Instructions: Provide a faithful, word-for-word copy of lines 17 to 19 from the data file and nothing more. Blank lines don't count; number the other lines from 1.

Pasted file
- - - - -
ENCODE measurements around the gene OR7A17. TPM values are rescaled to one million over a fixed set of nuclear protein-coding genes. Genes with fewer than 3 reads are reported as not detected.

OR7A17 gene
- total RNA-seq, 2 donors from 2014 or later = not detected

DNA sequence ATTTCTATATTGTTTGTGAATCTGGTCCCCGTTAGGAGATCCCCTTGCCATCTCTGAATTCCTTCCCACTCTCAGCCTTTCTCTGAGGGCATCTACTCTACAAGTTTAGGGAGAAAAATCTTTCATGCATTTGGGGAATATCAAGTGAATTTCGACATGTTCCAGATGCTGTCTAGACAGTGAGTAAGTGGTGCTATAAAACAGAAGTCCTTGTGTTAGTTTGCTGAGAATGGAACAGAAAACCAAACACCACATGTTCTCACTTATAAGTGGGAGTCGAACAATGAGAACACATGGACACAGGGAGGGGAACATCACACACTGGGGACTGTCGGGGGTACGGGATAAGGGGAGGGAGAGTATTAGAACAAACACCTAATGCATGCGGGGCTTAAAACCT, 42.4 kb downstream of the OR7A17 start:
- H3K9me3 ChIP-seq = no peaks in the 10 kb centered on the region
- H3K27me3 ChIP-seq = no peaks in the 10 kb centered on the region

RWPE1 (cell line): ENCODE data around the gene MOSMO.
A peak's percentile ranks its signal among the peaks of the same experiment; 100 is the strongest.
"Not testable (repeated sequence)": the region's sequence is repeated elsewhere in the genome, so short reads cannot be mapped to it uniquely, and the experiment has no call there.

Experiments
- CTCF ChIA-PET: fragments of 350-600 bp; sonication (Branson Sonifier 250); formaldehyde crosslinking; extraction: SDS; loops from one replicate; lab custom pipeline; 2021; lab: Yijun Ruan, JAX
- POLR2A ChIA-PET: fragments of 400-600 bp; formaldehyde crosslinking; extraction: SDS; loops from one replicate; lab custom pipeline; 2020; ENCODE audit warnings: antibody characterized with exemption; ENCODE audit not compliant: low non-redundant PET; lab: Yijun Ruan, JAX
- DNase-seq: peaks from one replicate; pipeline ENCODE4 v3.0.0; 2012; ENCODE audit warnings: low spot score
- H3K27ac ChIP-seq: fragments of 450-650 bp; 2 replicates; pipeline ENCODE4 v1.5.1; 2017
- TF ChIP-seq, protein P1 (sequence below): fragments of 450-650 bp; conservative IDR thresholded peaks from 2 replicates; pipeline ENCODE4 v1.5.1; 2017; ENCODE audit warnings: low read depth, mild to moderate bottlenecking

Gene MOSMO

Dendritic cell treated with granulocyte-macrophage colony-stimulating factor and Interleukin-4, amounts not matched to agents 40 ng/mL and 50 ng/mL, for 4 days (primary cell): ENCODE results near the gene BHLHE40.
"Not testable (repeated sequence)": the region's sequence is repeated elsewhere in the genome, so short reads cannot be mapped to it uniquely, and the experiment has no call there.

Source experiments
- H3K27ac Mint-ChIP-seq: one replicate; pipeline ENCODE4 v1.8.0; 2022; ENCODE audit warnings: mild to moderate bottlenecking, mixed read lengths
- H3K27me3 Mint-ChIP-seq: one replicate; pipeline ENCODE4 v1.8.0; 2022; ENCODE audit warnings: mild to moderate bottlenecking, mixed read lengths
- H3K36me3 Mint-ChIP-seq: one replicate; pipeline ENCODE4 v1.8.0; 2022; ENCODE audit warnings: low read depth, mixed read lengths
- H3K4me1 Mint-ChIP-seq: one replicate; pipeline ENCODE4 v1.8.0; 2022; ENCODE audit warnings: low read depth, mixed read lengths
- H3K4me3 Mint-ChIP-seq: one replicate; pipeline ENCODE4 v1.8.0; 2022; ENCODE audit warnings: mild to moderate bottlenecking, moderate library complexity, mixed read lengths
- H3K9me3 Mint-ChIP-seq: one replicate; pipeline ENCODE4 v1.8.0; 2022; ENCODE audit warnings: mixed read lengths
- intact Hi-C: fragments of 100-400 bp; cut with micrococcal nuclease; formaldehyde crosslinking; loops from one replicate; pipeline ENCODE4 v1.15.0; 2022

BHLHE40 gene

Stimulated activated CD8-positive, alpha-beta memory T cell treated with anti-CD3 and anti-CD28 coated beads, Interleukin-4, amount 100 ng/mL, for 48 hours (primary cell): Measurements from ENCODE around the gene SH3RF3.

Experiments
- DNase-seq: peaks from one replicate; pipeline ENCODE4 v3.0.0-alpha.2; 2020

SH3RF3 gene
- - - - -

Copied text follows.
Dendritic cell treated with granulocyte-macrophage colony-stimulating factor and Interleukin-4, amounts not matched to agents 40 ng/mL and 50 ng/mL, for 4 days (primary cell): ENCODE results near the gene BHLHE40.
"Not testable (repeated sequence)": the region's sequence is repeated elsewhere in the genome, so short reads cannot be mapped to it uniquely, and the experiment has no call there.

Source experiments